Permaculture Design in Earthworks: Swale Making Workshop – Learn Water Harvesting and Retention Techniques – “Slow it, Spread it, Sink it” - Taught by Rick Valley and Pat Rasmussen
2 day hands-on workshop May 30-31, 2015
Camping on site, nutritious meals provided - $250 - $75 15221 Vantine Rd. SE, Tenino, WA 98589 (near Olympia)
To register and request work trades contact Pat at email@example.com or call 509-669-1549. Paying the full amount will help students and others attend who might not otherwise be able to.
Learn how to design earthworks systems that drought-proof land and optimize productivity. This earthworks course is a hands-on course that will help you design and implement water harvesting and retaining strategies on your property – swales, Fukuoka-style swales, hugelkulturs, and ponds.
Learn the principles of permaculture design in earthworks: reading the site, interpreting contour maps and using surveying tools, placing elements in a design.
*** Reason for earthworks and types of earthworks *** Earthwork elements and types of machines *** How to locate and mark contour lines on your land *** How to use survey equipment; learn practical surveying and design of dams and swales *** How to direct earth movers *** Specifics of dam and pond construction and design *** Integration of swales into a system including planting-up of the system in a food forest
Instructor Rick Valley:
“We will be laying out planting systems which include wise water use. Participants will be involved in the early stages of a broadscale design for a teaching community at a unique site which was once shaped by the southern-most extent of the Puget Lobe of the glacial ice. We'll be looking at how to appropriately work with machines and how to comfortably use hand tools, to shape both the intensively gardened inner zones and the simpler, more extensive outer zones of agroforestry. The project is being well-documented and participants will be introduced to the site assessment process and the development of the design. The weekend will follow a general pattern of designing from pattern to implementing details, so everyone can understand how each element functions in the holistic design. We do not intend to primarily "push" to complete things, but to do things carefully so they will be effective as examples. Likewise explanatory sessions will not be drawn out, but we will use the work sessions to integrate our understanding, and use rest breaks to answer further questions.”
Heartwood Homestead is a developing permaculture demonstration site and primitive skills and natural building education site for young and old. The 37 acres near Tenino, WA will demonstrate how by using swales, ponds and hugelkulturs we can grow food forests of fruit and nut trees, berry bushes, perennial vegetables, other crops and aquaponics with water harvested naturally. The non-profit will offer classes, workshops, camping, tours, children’s summer camps, and a natural built ecovillage.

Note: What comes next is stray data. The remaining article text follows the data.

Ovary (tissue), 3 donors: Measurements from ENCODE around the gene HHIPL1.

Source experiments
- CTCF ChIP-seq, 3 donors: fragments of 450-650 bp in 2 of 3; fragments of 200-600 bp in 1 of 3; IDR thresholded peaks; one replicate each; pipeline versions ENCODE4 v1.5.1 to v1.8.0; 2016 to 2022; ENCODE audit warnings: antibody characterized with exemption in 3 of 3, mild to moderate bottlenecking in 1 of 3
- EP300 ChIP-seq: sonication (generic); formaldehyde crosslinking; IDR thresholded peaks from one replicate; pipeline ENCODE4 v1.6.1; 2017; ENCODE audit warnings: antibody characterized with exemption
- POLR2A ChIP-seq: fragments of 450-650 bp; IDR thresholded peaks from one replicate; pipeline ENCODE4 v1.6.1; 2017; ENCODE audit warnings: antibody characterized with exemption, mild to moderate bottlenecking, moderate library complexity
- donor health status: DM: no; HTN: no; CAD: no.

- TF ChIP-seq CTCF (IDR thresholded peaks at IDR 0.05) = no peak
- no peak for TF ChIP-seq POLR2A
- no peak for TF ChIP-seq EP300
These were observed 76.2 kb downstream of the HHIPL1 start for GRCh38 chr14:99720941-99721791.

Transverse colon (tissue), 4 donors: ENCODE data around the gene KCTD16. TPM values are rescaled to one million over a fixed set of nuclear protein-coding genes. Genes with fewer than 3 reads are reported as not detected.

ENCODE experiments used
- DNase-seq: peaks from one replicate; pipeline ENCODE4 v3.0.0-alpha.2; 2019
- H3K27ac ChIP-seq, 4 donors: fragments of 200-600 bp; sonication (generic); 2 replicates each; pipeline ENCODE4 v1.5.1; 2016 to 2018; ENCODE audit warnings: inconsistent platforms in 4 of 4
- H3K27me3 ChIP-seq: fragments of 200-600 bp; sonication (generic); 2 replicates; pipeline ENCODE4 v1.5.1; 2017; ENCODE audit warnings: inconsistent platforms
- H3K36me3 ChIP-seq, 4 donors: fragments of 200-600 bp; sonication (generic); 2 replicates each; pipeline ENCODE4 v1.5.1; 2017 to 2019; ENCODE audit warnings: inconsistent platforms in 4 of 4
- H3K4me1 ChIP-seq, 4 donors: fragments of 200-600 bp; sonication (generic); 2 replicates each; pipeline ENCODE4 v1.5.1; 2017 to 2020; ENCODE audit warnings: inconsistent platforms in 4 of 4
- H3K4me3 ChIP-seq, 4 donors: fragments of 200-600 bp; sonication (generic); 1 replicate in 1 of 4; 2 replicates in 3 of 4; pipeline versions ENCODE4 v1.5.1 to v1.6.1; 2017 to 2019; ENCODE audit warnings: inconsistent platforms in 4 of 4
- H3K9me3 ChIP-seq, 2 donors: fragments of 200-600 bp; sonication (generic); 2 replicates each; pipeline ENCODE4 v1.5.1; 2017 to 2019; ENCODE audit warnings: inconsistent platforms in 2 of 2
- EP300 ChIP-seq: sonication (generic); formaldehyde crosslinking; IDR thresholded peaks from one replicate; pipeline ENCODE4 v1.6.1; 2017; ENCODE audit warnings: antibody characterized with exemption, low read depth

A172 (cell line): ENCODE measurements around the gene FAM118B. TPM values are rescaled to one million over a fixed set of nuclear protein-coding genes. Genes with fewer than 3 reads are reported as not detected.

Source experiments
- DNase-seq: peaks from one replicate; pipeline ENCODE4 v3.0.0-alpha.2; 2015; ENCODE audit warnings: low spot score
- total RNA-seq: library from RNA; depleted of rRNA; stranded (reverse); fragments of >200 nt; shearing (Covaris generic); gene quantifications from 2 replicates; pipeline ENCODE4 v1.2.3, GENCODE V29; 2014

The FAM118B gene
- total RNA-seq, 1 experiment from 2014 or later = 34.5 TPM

Much of the land was clearcut two years ago prior to the non-profit buying it, so this project will demonstrate how a perennial food system, a forest garden, can restore ecological functions to degraded land
Rick Valley - In the 70s Rick Valley lived in a passive solar garage and then helped start a local food garden restaurant on Orcas Island, followed by some years wandering in Latin America learning Spanish and indigenous crops. When homesickness demanded a return to the Northwest, he attended a permaculture workshop at Breitenbush Hotsprings, where he decided to start a bamboo nursery and helped found the PNW Chapter of the American Bamboo Society. At IPC 2 he met Bill Mollison at Evergreen State College and left his carpentry job to take Mollison's PDC on Whidbey Is (1986). From 2004 to 2012 he was land manager at Lost Valley Education Center. Currently he is developing a half-acre suburban forest farm in Eugene and is a partner in a permacultural landscape design & build company, Earthkeeper Landscaping LLC earthkeeperlandscaping.com. Throughout his life he has been planting and building biologically rich and productive systems and teaching the observation and manual skills involved. Facebook www.facebook.com/earthkeeperlandscaping.
Pat Rasmussen – For the past eight years, Pat’s Olympia non-profit “Edible Forest Gardens” www.oly-wa.us/edibleforestgardens has designed and installed more than sixty Edible Forest Gardens of fruit and nut trees, berry bushes and perennial vegetables in private yards, community gardens, schools, businesses and pathways. Each project has offered volunteers the opportunity to learn while doing so they can plant gardens at home, in their neighborhood or anywhere. Pat raises perennial vegetables and berry bushes at Heartwood to plant in local gardens and is active in the Northwest Permaculture Convergence.
Troy Warnick, founder of Heartwood, spent 13 years as a Restoration Ecologist and Hydrogeologist for the WA State Dept. of Ecology. Originating from the midwest on a 140 acre family farm, Troy is a perennial student and teacher of ethnobotany, permaculture, nature observation, ecology, bushcraft, folk skills, green technology and natural building methods. Troy has a BS in Environmental Science from The Evergreen State College and is an Organic Land Care Accredited Practitioner through Oregon Tilth. Facebook – Heartwood Homestead https://www.facebook.com/HeartwoodHomestead?fref=ts
Anything worth doing well is worth doing poorly first. Just look at this tiny ad: